Preserving Biodiversity at LUMS
Ecosystem refers to the system of all living organisms (plants, animals, insects and microorganisms) in a specific physical environment interacting with one another and with the environmental components through the nutrient cycle. Humans are the only species that depend on other components of an ecosystem for their survival and they share space with other organisms in an ecosystem.
Biodiversity is the natural variety of living organisms in a specific ecosystem and the ways in which they interact with each other and with the physical environment. Conservation of biodiversity refers to managing the human use of the biosphere for the greatest sustainable benefit to current generations with maintaining its potential to meet the needs of future generations.
Biodiversity is important for human survival. Therefore, declining biodiversity is a major concern for sustainable human life. Biodiversity boosts ecosystem productivity where each species, no matter how small, all have an important role to play.
Realising the importance of conservation, the Life Sciences faculty at LUMS with the support of the Vice Chancellor, initiated ‘Flora of LUMS’, a project that aims to preserve the LUMS ecosystem for future generations. Lead by Dr. Syed Shahzad ul Hussan, Associate Professor of Biology, and assisted by Ms. Zaib Un Nisa, Post-Doctoral Fellow and the team of LUMS General Administration, the project is part of a broader initiative to build a complete inventory of life i.e. plants as well as animals, on campus. These findings may potentially serve numerous disciplines from other departments and also preserve information about wildlife on campus.
Dr. Hussan teaches Biochemistry and Structural Biology to graduate and undergraduate level students. His research interests include drug discovery and virus related structural biology. So, what motivated him to work on this Biodiversity project at LUMS? “The observation of the existence of a marvellous diversity of organisms at LUMS motivated me to analyse this and highlight its significance so that the biodiversity on campus can be preserved or even improved. Otherwise, it will vanish gradually.”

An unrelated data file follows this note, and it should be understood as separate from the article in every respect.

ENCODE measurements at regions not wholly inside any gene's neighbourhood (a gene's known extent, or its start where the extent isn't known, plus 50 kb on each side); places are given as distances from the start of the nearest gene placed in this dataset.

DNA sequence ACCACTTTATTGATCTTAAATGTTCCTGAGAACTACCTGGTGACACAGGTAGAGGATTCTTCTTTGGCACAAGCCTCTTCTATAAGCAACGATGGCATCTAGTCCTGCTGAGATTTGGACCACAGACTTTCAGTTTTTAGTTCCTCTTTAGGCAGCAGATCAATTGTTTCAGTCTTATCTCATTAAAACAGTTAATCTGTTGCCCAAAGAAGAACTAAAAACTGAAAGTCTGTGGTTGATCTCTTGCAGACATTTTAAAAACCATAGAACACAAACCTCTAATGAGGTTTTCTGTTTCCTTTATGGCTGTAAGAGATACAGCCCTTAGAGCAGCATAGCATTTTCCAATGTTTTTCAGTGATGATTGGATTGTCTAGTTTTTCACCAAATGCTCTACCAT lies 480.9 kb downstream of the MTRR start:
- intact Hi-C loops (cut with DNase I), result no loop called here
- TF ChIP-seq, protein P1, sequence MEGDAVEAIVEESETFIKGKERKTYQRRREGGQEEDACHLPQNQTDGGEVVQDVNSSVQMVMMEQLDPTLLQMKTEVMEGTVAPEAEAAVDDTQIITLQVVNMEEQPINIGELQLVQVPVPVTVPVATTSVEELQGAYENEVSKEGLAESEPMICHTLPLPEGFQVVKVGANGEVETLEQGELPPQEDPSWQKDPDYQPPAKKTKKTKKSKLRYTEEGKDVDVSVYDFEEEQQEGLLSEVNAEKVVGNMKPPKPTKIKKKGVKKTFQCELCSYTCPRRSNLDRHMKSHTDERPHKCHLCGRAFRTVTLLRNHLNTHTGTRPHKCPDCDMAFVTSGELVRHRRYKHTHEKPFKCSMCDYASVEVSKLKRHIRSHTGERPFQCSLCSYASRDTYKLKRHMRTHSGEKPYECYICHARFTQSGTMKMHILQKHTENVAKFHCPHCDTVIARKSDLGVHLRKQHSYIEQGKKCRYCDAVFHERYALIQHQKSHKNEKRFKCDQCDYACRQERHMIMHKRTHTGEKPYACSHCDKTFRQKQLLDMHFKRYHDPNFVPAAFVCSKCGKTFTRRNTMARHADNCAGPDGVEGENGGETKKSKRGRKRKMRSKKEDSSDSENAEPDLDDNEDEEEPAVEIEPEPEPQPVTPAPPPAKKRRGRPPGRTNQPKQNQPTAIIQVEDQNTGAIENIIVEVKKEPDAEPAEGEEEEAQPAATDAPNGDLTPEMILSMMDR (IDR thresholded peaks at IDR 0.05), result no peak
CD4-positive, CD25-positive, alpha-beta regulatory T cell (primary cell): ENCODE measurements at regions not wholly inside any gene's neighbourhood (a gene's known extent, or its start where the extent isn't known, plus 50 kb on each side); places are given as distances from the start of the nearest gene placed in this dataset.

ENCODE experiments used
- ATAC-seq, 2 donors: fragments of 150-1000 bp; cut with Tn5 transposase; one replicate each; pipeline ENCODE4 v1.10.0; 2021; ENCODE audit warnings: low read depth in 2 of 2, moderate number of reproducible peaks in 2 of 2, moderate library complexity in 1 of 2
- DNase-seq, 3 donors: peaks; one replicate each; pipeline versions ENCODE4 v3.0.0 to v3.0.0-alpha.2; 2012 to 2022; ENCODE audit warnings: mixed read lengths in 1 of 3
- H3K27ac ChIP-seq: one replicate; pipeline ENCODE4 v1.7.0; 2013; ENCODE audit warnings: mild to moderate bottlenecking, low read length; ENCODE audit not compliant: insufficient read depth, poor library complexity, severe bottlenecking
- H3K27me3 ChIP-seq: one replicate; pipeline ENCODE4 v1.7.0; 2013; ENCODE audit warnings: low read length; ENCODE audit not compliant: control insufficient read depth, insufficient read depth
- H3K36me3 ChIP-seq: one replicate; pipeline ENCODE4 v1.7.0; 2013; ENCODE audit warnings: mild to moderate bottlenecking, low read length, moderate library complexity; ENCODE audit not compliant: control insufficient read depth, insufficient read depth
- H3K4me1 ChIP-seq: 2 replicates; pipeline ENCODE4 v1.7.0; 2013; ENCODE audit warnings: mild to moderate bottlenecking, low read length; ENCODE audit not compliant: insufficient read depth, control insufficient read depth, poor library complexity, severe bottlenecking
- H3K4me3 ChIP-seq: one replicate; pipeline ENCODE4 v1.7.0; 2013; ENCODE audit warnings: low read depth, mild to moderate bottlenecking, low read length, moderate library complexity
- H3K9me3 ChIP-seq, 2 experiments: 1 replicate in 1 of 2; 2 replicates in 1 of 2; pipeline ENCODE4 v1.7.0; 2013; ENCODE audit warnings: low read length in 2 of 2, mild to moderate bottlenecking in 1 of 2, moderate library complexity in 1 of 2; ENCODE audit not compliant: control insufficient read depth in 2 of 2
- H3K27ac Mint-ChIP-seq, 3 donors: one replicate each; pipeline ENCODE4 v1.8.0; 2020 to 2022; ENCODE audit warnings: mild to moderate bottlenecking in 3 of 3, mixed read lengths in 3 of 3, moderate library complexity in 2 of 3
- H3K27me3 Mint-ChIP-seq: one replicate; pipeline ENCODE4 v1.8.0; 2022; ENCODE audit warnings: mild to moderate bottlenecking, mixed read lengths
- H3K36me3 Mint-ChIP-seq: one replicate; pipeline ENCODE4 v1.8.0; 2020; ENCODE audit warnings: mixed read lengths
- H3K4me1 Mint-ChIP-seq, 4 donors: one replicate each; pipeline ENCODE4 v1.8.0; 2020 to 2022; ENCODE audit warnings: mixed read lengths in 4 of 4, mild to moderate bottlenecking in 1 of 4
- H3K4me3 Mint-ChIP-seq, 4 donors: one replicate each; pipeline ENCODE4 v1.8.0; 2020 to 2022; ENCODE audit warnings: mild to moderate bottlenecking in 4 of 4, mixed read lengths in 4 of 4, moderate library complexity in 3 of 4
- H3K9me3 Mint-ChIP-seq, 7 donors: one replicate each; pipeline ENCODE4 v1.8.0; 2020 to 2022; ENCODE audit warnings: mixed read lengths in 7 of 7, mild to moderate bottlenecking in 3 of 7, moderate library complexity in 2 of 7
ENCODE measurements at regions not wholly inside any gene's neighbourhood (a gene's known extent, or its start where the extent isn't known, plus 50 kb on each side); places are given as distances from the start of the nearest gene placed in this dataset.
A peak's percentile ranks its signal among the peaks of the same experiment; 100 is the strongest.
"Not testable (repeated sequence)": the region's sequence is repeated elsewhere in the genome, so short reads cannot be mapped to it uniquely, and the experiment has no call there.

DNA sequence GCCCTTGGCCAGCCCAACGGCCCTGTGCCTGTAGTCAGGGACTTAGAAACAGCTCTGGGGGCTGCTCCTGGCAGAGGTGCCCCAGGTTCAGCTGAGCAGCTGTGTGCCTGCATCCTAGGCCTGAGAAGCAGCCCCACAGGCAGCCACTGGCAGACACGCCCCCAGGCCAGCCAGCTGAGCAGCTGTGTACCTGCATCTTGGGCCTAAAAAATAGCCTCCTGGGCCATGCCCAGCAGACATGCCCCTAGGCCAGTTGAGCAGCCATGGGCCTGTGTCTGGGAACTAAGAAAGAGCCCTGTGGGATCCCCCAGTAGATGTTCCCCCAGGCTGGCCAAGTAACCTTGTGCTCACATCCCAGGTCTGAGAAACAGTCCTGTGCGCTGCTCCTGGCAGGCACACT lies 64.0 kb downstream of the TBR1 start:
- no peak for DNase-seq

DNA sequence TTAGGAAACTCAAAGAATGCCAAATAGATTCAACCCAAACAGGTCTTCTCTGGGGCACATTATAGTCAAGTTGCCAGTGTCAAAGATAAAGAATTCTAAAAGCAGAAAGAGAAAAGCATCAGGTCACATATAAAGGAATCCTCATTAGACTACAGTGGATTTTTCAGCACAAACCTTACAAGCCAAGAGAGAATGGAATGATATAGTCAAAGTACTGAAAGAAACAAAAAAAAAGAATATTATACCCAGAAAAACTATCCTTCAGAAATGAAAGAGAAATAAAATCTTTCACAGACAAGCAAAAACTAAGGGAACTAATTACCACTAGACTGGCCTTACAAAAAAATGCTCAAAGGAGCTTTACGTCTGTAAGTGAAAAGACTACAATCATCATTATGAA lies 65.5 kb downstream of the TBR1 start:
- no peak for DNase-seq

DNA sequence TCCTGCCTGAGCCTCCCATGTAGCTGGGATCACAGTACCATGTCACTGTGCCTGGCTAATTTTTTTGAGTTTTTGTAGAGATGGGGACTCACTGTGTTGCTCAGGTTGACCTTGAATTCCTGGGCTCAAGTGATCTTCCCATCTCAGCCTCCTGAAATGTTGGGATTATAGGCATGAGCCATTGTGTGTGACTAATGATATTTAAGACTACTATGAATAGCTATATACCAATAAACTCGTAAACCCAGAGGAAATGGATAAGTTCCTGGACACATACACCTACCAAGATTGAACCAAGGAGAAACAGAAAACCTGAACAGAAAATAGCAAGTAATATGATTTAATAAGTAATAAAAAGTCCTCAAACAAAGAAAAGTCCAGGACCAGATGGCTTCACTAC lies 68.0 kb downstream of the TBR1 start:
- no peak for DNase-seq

LUMS, spread on a 100-acre area in the middle of an urban neighbourhood presents a complete ecological system with amazing biodiversity. Over 900 trees of 100 plus species including 71 species that are native to this geographical region, in addition to small ornamental ones are found here. Out of these, six species are identified as endangered and one has been declared extinct in Pakistan.
Fifty species of birds have been identified so far, as have several species of flies and reptiles. LUMS also hosts around 10,000 migratory birds of 12 different types. The vast variety of birds on campus include Starling (Tiliyars) breed in Siberia and Turkmanestan; Eurasian Hoopoe (Upapa Epops) and the Black Rumped Flameback Woodpecker, which is endangered in Pakistan, but is commonly sighted at LUMS.
The campus is also home to wild Honeybees; Apis florea and Apis Cerana, and Dragon fly. The Dragon fly is a natural remedy to controlling mosquitoes as it shares breeding sites with mosquitoes and its larvae feed on mosquito larvae. Other creatures frequently seen at LUMS are the Monitor Lizard (Varanus Flavescens) and the Orental G Lizard (Calotes Versicolor).
The LUMS Life Sciences department collaborated with the Botany department at the Government College University to grow some rare species of endangered plants at LUMS. The department also teamed up with the Bioscan Project of a Canadian organisation for DNA tagging of the plants.
Sharing how he discovered these species of plants, birds and insects, Dr. Hussan said, “We used taxonomical expertise and the more modern science of DNA sequencing from plants. LUMS, despite being in a relatively small area contains a complete ecosystem.” He also added that he loves nature and its biodiversity so, he’s determined to try to do something to protect it.
The project does not only include data collection of all the specimens found, but also explains their history, probable age, identification, region and GPS coordinates of their exact location and all of their interactions to maintain a certain ecosystem. It will also document to reveal species interactions, what they ate and what is eating them; very complex interactions of life.
This project will also play a pivotal role in tracking life in relation to climate change by being able to understand the extent of the impact of climate change. “We certainly hope we don’t get there but there are projections that many species will become extinct if we don’t rein in climate change. Thus, we will be saving DNA extracts from all of those species present on the LUMS campus by using the DNA barcoding technique,” explained Ms. Nisa.
“I hope by the end of this year, LUMS will be the first University to set up a national bio surveillance system that would be tracking biodiversity at all documented sites with their GPS coordinates across the whole campus,” she shared.
The LUMS campus is a treasure trove of diverse living organisms and the faculty is actively seeking ways to conserve and nurture it.